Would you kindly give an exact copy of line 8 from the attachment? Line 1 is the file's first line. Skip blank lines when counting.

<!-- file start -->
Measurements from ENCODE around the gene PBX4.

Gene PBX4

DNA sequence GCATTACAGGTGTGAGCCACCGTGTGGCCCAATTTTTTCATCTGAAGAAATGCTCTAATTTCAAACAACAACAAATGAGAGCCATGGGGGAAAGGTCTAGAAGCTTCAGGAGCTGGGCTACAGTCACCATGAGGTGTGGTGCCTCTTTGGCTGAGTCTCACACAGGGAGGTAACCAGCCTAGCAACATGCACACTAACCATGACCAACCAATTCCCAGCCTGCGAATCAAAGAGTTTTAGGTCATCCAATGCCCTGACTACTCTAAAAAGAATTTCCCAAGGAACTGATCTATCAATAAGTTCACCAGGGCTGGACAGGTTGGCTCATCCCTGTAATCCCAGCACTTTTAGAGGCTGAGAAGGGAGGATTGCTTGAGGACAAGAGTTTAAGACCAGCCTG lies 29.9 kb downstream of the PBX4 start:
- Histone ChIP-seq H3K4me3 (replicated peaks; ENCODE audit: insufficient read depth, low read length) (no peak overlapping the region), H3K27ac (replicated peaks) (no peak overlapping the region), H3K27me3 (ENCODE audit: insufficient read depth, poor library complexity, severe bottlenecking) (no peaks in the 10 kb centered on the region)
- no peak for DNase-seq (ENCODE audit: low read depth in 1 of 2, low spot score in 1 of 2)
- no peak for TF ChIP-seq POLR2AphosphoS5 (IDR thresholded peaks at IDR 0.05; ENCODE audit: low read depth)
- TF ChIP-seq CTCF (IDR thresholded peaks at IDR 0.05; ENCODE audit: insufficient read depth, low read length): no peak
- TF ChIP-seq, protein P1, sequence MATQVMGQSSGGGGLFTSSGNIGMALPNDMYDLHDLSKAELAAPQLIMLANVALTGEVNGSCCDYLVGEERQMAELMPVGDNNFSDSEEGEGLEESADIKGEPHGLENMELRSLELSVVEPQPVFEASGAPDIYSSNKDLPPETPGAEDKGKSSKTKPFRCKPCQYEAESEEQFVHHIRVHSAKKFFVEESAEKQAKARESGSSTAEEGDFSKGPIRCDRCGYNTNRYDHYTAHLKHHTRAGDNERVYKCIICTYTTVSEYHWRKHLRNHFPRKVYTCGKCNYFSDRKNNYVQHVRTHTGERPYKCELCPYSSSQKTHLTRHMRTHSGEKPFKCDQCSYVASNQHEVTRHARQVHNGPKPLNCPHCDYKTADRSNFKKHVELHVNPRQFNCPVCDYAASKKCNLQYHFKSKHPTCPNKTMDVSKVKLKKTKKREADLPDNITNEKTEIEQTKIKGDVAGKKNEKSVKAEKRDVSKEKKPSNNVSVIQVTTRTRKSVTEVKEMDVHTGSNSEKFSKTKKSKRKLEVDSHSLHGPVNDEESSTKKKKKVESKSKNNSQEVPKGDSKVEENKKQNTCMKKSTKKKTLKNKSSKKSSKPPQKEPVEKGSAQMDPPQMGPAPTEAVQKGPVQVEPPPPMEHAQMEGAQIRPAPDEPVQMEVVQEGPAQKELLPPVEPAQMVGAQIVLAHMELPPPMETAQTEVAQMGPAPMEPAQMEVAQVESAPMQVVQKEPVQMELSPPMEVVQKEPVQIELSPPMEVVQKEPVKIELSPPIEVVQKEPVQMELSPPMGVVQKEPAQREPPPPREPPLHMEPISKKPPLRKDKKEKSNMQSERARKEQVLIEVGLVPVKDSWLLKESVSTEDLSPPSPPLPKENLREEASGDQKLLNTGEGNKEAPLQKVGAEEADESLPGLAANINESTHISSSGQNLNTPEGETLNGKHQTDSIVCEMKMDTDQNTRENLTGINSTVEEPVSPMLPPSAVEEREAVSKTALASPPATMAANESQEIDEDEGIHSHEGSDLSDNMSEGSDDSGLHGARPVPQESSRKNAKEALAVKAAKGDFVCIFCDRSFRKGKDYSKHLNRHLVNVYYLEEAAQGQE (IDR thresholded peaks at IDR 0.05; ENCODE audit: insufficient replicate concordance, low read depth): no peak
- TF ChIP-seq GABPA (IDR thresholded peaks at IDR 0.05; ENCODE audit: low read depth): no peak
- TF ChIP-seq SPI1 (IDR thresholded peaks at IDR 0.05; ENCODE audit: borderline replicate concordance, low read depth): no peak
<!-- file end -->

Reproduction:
- TF ChIP-seq, protein P1, sequence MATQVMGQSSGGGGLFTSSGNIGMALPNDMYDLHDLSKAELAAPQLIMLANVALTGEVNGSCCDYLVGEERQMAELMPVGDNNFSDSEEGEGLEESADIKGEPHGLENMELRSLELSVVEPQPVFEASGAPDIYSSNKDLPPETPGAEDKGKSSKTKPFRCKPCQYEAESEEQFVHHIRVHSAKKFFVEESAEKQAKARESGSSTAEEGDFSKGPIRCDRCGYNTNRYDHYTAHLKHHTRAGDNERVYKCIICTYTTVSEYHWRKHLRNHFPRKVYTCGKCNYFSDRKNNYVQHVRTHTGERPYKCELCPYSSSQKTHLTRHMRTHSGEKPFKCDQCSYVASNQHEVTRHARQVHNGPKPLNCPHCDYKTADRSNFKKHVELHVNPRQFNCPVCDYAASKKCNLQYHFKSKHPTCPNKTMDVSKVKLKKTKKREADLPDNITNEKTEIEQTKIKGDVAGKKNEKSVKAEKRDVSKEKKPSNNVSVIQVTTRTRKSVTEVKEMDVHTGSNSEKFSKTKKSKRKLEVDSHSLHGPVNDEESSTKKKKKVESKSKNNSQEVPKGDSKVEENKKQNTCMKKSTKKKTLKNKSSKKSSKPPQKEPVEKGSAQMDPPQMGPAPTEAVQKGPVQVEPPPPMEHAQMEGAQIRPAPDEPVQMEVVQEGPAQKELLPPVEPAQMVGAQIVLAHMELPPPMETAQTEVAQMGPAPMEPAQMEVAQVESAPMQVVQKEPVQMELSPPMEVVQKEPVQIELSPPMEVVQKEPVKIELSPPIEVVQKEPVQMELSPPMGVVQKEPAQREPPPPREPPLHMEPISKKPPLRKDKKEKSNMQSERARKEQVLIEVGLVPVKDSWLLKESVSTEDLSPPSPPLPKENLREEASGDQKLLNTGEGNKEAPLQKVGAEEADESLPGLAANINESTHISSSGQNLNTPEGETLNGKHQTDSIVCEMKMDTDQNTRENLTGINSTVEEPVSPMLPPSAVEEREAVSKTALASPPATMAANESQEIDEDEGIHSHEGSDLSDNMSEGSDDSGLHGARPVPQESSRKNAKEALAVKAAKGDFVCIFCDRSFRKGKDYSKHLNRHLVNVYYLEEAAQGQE (IDR thresholded peaks at IDR 0.05; ENCODE audit: insufficient replicate concordance, low read depth): no peak